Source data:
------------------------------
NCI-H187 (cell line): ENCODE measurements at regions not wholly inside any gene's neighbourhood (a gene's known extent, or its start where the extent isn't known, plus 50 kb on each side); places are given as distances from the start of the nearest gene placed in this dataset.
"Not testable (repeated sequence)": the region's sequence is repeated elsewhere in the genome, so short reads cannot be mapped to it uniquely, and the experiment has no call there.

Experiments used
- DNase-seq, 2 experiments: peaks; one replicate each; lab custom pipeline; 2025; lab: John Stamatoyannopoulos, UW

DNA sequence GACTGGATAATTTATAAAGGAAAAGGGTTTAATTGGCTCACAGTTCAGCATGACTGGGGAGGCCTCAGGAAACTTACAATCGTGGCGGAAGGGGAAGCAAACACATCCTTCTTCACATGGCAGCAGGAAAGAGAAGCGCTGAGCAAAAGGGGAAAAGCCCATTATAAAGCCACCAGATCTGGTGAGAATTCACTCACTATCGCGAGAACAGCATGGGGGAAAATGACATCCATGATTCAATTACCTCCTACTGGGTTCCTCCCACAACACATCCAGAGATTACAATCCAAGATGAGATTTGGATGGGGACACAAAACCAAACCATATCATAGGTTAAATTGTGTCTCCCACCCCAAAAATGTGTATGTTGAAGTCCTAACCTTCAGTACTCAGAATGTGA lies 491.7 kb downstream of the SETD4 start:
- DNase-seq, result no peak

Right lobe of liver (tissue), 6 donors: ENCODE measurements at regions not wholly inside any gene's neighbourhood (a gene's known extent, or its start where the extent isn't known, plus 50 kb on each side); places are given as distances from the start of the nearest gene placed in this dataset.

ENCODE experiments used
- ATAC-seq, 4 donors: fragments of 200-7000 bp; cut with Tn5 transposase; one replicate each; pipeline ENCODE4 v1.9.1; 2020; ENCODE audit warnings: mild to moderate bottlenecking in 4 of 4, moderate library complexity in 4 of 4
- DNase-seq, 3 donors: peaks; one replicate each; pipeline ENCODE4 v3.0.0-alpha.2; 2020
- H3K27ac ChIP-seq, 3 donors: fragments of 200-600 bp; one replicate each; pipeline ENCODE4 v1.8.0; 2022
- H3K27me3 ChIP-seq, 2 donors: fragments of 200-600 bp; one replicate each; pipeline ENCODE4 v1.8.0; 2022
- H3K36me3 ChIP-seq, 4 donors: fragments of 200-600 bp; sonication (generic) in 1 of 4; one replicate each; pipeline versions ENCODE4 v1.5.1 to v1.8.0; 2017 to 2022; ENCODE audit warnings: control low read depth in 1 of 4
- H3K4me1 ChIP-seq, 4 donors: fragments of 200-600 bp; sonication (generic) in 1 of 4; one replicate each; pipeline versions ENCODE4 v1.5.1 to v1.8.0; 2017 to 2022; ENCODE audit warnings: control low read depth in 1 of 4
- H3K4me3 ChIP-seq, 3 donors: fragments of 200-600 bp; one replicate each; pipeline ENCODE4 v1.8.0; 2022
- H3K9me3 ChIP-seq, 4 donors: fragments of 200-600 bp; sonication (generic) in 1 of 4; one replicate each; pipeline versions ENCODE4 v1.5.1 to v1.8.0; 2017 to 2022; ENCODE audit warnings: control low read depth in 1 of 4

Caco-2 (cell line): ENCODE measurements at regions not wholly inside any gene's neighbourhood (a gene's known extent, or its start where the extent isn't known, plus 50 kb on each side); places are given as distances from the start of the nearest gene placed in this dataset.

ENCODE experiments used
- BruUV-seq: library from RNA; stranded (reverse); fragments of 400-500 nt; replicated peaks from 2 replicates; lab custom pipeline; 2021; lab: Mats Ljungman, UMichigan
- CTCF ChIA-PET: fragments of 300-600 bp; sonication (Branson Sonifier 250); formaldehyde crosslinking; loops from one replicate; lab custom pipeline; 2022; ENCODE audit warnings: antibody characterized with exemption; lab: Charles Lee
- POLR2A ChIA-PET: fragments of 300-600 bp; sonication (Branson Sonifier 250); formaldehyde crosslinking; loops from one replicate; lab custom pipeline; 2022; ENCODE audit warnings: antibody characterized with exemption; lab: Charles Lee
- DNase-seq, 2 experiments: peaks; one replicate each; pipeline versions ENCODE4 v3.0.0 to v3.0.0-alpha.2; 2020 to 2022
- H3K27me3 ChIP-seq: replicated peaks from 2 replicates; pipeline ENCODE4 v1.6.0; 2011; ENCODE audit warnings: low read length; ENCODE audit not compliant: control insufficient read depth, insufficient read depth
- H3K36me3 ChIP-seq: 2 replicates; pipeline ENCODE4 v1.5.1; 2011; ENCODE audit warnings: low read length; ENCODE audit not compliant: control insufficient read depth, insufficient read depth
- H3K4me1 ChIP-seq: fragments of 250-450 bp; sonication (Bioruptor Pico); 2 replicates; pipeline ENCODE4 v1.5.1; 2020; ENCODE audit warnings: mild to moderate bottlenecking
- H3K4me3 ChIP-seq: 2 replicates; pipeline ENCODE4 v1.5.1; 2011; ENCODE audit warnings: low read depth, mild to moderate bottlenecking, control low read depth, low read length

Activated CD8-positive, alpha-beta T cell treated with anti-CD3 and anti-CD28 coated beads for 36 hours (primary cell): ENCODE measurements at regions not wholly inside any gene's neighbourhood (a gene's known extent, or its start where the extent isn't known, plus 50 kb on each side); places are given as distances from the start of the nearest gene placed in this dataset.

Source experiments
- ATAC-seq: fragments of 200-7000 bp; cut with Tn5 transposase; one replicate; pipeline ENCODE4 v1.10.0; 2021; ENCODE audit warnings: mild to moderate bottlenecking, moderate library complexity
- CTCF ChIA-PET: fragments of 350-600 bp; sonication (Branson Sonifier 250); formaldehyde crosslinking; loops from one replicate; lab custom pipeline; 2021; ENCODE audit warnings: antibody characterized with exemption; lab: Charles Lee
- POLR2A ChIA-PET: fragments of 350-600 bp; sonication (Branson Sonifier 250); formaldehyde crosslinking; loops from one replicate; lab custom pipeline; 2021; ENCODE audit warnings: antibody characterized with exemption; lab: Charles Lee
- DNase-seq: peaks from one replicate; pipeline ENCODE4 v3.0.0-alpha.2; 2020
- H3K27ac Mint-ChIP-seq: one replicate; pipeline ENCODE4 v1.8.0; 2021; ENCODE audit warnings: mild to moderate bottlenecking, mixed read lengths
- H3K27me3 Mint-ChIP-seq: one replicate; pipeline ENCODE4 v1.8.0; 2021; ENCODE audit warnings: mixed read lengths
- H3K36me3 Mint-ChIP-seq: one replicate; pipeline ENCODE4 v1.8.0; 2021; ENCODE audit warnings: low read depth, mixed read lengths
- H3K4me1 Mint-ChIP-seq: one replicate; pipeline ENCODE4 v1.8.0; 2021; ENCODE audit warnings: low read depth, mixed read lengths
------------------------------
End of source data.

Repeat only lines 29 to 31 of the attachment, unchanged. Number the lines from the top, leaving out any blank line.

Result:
- ATAC-seq: fragments of 200-7000 bp; cut with Tn5 transposase; one replicate; pipeline ENCODE4 v1.10.0; 2021; ENCODE audit warnings: mild to moderate bottlenecking, moderate library complexity
- CTCF ChIA-PET: fragments of 350-600 bp; sonication (Branson Sonifier 250); formaldehyde crosslinking; loops from one replicate; lab custom pipeline; 2021; ENCODE audit warnings: antibody characterized with exemption; lab: Charles Lee
- POLR2A ChIA-PET: fragments of 350-600 bp; sonication (Branson Sonifier 250); formaldehyde crosslinking; loops from one replicate; lab custom pipeline; 2021; ENCODE audit warnings: antibody characterized with exemption; lab: Charles Lee